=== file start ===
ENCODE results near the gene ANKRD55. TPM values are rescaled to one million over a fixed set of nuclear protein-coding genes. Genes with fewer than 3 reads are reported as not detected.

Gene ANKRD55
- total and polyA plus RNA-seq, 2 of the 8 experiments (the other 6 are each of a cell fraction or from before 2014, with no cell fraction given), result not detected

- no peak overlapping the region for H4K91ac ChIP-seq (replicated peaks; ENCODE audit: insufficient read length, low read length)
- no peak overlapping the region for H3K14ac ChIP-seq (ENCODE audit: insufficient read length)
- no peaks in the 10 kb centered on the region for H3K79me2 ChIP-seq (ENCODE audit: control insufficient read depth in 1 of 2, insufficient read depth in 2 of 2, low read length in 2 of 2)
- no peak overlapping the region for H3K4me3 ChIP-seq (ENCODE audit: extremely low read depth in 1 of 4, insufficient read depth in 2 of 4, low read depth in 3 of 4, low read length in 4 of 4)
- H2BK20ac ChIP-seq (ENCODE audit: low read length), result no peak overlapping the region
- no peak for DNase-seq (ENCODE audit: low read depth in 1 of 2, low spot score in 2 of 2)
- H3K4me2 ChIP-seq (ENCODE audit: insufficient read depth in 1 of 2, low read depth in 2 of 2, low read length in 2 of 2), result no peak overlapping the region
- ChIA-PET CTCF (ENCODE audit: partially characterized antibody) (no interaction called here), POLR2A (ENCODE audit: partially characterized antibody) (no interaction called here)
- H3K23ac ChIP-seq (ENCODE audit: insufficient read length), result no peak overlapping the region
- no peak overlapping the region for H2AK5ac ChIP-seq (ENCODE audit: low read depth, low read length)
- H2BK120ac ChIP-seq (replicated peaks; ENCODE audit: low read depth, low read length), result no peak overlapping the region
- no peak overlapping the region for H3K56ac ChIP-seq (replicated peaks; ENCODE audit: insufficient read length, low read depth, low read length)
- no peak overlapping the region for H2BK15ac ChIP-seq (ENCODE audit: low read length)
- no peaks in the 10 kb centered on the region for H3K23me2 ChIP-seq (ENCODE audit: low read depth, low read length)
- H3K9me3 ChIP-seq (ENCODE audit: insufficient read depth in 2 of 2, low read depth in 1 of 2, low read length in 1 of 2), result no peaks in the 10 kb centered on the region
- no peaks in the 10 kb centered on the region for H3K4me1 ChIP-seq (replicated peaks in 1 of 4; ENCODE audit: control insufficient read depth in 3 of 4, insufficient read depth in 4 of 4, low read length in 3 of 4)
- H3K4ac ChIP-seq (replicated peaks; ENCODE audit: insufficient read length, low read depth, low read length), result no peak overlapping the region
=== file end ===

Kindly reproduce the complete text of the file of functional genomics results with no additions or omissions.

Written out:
ENCODE results near the gene ANKRD55. TPM values are rescaled to one million over a fixed set of nuclear protein-coding genes. Genes with fewer than 3 reads are reported as not detected.

Gene ANKRD55
- total and polyA plus RNA-seq, 2 of the 8 experiments (the other 6 are each of a cell fraction or from before 2014, with no cell fraction given), result not detected

- no peak overlapping the region for H4K91ac ChIP-seq (replicated peaks; ENCODE audit: insufficient read length, low read length)
- no peak overlapping the region for H3K14ac ChIP-seq (ENCODE audit: insufficient read length)
- no peaks in the 10 kb centered on the region for H3K79me2 ChIP-seq (ENCODE audit: control insufficient read depth in 1 of 2, insufficient read depth in 2 of 2, low read length in 2 of 2)
- no peak overlapping the region for H3K4me3 ChIP-seq (ENCODE audit: extremely low read depth in 1 of 4, insufficient read depth in 2 of 4, low read depth in 3 of 4, low read length in 4 of 4)
- H2BK20ac ChIP-seq (ENCODE audit: low read length), result no peak overlapping the region
- no peak for DNase-seq (ENCODE audit: low read depth in 1 of 2, low spot score in 2 of 2)
- H3K4me2 ChIP-seq (ENCODE audit: insufficient read depth in 1 of 2, low read depth in 2 of 2, low read length in 2 of 2), result no peak overlapping the region
- ChIA-PET CTCF (ENCODE audit: partially characterized antibody) (no interaction called here), POLR2A (ENCODE audit: partially characterized antibody) (no interaction called here)
- H3K23ac ChIP-seq (ENCODE audit: insufficient read length), result no peak overlapping the region
- no peak overlapping the region for H2AK5ac ChIP-seq (ENCODE audit: low read depth, low read length)
- H2BK120ac ChIP-seq (replicated peaks; ENCODE audit: low read depth, low read length), result no peak overlapping the region
- no peak overlapping the region for H3K56ac ChIP-seq (replicated peaks; ENCODE audit: insufficient read length, low read depth, low read length)
- no peak overlapping the region for H2BK15ac ChIP-seq (ENCODE audit: low read length)
- no peaks in the 10 kb centered on the region for H3K23me2 ChIP-seq (ENCODE audit: low read depth, low read length)
- H3K9me3 ChIP-seq (ENCODE audit: insufficient read depth in 2 of 2, low read depth in 1 of 2, low read length in 1 of 2), result no peaks in the 10 kb centered on the region
- no peaks in the 10 kb centered on the region for H3K4me1 ChIP-seq (replicated peaks in 1 of 4; ENCODE audit: control insufficient read depth in 3 of 4, insufficient read depth in 4 of 4, low read length in 3 of 4)
- H3K4ac ChIP-seq (replicated peaks; ENCODE audit: insufficient read length, low read depth, low read length), result no peak overlapping the region